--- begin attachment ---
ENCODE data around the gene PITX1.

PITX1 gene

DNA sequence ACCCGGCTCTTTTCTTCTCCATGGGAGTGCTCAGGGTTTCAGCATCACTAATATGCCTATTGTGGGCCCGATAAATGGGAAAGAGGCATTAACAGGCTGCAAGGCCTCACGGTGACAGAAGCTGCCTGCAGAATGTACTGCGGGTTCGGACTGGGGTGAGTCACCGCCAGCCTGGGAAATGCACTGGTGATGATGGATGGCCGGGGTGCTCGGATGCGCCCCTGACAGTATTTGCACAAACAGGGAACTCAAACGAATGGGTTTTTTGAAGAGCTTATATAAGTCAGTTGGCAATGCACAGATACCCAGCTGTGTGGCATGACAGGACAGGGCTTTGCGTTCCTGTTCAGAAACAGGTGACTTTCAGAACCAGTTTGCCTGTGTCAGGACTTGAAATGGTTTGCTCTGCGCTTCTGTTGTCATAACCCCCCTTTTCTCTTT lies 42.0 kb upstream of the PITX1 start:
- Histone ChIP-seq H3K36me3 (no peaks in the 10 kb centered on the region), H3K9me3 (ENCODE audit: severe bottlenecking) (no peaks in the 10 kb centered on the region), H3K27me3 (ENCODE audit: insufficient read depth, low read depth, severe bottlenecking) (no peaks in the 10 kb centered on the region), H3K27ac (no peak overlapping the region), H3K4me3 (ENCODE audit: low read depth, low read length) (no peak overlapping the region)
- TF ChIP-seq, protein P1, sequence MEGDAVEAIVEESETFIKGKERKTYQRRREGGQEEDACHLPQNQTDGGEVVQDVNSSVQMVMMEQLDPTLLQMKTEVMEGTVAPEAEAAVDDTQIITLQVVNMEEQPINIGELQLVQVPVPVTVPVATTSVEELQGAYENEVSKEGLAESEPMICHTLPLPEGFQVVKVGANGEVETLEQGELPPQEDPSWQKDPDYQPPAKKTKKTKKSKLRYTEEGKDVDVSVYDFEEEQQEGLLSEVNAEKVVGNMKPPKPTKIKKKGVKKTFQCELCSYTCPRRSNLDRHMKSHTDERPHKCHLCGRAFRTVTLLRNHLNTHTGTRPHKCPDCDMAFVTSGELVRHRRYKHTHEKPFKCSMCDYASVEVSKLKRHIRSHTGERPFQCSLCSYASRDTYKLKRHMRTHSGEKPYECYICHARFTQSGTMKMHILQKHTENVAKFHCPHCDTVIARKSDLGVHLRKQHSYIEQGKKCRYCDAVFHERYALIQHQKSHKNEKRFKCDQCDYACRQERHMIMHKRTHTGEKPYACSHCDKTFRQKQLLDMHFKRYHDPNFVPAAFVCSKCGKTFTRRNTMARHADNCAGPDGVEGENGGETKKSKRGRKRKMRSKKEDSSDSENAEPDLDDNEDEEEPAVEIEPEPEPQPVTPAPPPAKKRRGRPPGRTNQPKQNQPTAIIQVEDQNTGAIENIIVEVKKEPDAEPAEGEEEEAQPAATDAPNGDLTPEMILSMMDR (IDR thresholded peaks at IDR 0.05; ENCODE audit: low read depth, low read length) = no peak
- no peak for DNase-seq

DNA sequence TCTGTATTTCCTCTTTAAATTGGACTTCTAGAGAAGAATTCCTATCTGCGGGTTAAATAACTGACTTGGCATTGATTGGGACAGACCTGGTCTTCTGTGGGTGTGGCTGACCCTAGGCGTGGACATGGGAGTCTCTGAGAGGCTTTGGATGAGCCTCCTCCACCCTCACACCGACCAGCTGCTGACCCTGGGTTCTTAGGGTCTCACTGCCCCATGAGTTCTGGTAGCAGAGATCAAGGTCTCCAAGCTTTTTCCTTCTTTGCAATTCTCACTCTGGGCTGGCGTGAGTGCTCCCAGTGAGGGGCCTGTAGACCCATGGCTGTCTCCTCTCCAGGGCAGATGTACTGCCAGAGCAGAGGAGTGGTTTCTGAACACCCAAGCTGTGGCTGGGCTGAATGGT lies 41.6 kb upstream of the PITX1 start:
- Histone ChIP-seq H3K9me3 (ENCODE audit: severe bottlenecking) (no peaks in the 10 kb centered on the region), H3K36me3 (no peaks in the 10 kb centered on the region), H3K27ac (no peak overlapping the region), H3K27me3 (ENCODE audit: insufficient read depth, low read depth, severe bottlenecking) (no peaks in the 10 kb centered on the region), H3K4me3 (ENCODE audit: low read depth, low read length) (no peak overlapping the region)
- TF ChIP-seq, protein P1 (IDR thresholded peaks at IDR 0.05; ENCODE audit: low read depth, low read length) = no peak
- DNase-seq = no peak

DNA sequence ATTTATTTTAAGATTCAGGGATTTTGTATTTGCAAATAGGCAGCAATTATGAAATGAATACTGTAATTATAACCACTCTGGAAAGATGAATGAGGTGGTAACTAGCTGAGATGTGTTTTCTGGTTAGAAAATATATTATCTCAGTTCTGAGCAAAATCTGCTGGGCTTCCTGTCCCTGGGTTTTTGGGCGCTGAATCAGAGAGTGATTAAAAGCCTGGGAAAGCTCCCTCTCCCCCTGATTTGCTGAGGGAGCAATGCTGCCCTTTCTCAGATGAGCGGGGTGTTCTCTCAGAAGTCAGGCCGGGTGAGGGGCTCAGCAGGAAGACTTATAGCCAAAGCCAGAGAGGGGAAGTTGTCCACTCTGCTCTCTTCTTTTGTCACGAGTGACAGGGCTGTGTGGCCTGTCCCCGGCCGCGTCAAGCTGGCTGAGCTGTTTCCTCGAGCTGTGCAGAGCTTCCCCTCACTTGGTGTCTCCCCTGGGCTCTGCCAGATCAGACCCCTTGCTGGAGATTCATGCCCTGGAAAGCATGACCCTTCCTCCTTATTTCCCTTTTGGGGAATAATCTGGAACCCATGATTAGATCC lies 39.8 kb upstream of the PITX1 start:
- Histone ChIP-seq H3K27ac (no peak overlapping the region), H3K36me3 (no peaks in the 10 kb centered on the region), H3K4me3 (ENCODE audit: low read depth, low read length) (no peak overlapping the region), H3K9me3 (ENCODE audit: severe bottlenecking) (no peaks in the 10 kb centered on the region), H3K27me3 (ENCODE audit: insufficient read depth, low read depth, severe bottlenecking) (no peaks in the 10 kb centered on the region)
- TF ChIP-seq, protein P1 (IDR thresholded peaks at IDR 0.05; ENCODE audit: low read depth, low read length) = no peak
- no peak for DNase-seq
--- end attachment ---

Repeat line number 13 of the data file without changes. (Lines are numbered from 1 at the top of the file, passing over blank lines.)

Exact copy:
- TF ChIP-seq, protein P1 (IDR thresholded peaks at IDR 0.05; ENCODE audit: low read depth, low read length) = no peak